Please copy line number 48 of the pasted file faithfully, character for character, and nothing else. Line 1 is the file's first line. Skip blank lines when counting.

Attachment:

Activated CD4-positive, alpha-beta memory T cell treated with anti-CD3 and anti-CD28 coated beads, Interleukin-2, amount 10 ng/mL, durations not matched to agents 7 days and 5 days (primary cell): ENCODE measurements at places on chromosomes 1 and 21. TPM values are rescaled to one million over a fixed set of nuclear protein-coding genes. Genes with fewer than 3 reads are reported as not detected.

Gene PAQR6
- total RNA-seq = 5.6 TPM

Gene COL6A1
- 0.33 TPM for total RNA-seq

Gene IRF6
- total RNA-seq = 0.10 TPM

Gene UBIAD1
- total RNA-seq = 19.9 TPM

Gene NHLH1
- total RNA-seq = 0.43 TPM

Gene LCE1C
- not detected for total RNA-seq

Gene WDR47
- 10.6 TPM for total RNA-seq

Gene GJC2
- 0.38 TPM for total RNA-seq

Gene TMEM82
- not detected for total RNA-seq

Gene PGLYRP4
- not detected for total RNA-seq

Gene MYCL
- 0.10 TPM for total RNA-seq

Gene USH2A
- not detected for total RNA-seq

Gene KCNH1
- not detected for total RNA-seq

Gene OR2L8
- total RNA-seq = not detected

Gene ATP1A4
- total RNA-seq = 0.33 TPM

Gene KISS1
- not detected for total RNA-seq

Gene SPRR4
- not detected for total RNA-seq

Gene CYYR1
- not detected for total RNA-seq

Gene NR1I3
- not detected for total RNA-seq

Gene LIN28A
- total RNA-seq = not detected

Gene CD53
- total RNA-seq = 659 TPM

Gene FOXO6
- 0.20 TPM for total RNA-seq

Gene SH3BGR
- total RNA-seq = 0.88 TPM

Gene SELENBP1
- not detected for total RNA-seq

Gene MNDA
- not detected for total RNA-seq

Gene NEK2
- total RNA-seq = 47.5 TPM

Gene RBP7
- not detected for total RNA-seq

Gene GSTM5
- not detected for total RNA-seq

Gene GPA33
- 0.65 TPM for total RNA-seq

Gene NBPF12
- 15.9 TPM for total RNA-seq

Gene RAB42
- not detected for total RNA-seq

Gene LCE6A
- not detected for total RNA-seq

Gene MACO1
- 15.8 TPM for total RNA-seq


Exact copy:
Gene SELENBP1